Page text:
Impact: Safety

Group of people surround crashed helicopter in a field.

↖ This heading is for screen readers and wont be visible on the page.

Embry-Riddle means safety. Our safety culture is what has set us apart for
nearly 100 years back when Americans relied on Embry-Riddle to deliver mail.

For decades, students have been formed by that culture, learning from professors such as Bill Waldock, who shaped the curriculum. They learn at facilities such as the S. Harry Robertson Aircraft Accident Investigation Laboratory, the only fully scenario-based accident investigation training facility available in North America. Our certificates and master’s degrees help create a safer industry by advancing the training of those already in the field. And students begin their nascent investigation careers here as they intern at organizations like the National Transportation and Safety Board.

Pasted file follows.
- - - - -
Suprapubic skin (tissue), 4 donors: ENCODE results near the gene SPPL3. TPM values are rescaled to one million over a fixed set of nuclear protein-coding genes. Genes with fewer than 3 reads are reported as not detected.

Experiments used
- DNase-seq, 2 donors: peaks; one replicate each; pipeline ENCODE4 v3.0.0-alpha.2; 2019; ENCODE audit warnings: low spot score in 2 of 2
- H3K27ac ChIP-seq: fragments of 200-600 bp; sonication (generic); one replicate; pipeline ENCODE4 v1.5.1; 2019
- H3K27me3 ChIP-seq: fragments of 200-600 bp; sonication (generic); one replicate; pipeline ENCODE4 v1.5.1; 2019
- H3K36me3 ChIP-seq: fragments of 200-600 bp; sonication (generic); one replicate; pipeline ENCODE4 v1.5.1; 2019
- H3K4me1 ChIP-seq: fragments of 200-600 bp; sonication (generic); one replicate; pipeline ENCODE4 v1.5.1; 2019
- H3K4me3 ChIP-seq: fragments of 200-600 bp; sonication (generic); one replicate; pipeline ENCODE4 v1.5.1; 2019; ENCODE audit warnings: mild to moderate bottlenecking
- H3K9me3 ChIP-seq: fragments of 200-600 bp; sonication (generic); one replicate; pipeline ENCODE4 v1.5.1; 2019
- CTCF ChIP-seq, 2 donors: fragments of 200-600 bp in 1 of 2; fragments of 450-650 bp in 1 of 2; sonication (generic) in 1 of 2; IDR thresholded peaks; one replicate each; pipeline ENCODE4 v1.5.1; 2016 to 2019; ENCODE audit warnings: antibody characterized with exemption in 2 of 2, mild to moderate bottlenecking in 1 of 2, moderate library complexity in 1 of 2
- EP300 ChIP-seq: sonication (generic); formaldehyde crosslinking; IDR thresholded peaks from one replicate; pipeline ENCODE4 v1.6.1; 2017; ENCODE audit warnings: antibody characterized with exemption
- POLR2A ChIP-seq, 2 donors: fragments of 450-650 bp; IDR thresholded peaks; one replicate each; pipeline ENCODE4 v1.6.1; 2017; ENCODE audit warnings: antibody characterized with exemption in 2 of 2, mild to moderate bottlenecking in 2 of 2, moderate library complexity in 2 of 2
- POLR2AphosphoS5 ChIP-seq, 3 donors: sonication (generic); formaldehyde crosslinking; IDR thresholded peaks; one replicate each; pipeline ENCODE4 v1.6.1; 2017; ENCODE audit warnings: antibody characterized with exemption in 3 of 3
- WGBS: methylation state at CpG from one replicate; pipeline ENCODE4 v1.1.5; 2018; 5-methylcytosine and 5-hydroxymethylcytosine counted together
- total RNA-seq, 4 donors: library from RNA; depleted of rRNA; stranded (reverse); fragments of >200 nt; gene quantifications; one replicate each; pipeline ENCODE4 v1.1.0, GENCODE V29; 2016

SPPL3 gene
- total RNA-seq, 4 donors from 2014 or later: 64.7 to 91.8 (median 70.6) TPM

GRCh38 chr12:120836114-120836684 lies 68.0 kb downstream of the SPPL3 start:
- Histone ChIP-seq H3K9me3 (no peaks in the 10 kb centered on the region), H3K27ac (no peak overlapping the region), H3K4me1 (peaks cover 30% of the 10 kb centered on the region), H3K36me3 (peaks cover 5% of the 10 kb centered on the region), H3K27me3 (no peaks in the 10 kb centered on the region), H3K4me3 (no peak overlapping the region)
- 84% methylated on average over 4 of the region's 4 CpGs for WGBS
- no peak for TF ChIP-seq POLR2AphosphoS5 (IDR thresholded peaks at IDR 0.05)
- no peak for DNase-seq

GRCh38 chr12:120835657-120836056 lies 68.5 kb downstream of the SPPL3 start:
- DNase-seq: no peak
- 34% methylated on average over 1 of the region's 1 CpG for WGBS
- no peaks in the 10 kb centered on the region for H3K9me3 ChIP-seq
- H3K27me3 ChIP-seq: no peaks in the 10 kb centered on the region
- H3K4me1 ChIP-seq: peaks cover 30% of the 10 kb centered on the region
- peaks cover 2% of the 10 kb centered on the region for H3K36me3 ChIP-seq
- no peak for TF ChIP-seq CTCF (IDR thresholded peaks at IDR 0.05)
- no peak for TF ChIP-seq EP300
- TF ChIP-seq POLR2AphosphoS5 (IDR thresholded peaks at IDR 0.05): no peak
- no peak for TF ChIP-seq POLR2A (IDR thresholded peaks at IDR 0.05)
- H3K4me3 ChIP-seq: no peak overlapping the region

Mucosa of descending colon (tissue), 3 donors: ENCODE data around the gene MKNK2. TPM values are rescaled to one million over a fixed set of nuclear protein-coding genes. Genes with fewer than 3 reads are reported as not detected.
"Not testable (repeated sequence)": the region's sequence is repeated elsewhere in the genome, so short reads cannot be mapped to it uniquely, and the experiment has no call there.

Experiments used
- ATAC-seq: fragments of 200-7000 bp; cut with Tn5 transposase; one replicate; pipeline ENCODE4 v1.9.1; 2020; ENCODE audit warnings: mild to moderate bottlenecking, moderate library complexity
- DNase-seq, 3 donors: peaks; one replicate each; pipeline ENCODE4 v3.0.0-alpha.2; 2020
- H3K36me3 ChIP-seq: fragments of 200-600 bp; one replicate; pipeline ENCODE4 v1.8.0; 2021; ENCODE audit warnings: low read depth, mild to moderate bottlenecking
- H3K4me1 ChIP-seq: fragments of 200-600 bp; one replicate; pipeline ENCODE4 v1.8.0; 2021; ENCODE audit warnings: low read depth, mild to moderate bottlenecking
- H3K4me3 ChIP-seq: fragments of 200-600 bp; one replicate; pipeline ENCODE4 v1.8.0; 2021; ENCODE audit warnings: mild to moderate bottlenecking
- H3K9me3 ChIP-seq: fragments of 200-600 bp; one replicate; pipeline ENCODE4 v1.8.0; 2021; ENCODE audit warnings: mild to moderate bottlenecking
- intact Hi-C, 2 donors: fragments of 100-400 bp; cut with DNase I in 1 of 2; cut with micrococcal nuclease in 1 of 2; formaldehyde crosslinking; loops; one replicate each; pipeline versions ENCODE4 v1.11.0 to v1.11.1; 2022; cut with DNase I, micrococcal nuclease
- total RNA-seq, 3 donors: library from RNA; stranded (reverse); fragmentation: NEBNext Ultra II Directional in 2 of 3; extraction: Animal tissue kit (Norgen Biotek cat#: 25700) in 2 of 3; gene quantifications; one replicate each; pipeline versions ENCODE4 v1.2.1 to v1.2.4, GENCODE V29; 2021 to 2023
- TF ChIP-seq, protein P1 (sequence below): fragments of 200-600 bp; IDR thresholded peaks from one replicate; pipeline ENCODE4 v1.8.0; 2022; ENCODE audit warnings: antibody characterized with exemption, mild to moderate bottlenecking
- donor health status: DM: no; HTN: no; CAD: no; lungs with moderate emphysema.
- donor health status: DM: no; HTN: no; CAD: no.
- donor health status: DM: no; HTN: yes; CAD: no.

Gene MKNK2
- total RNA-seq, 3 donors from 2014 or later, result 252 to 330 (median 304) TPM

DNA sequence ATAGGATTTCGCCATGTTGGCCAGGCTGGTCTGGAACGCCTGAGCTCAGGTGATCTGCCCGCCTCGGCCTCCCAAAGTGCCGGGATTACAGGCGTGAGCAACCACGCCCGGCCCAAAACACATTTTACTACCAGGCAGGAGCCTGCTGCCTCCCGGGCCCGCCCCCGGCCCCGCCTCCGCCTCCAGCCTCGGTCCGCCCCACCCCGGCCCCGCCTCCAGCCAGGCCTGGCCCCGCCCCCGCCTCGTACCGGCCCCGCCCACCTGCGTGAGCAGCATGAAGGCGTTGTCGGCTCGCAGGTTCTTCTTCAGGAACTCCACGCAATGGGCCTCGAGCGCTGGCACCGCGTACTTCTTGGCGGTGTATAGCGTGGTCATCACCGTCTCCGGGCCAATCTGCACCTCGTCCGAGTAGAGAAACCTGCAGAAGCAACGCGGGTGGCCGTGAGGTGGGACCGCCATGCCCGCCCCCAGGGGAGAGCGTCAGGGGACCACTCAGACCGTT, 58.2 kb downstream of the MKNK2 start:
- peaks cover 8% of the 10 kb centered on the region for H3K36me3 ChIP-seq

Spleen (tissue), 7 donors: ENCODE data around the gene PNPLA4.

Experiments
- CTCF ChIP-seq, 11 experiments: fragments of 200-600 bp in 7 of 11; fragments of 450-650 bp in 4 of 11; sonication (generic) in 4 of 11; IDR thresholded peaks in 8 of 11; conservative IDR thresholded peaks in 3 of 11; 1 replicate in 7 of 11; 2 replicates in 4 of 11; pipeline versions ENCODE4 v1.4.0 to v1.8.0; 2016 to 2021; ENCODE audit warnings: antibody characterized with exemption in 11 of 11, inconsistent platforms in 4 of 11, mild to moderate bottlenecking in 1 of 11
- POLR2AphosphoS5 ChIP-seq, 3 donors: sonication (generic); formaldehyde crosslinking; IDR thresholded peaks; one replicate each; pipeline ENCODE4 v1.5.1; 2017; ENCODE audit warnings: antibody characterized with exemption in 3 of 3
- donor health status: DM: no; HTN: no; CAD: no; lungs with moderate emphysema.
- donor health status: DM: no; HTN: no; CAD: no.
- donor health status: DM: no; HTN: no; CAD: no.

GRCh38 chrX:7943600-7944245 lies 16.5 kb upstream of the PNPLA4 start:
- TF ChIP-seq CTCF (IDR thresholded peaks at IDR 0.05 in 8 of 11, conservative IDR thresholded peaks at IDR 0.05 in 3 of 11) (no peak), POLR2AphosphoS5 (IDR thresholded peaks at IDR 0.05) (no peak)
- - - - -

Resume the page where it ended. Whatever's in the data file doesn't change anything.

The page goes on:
Now, with the opening of The Boeing Center for Aviation and Aerospace Safety — led by Robert L. Sumwalt III (’14, ’18), former chairman of the NTSB — our researchers are directly consulting with industry on areas that include safety management systems, predictive analytics, and accident causation and investigation.

Presentation in Boeing Center Conference Room.

“It’s listening to the stakeholders — to industry and the government — and asking, ‘What is it that you need that you’re not currently getting?’” Sumwalt says of the center’s work. “And then seeing if we can fill those needs.”

We need your help to support the master’s students who are analyzing industry data. The undergraduate interns who are learning the ropes at the NTSB. And our faculty, whose work can directly lead to flight improvements.

We need your help to make our safety education accessible to the best students across the globe.

Give to Safety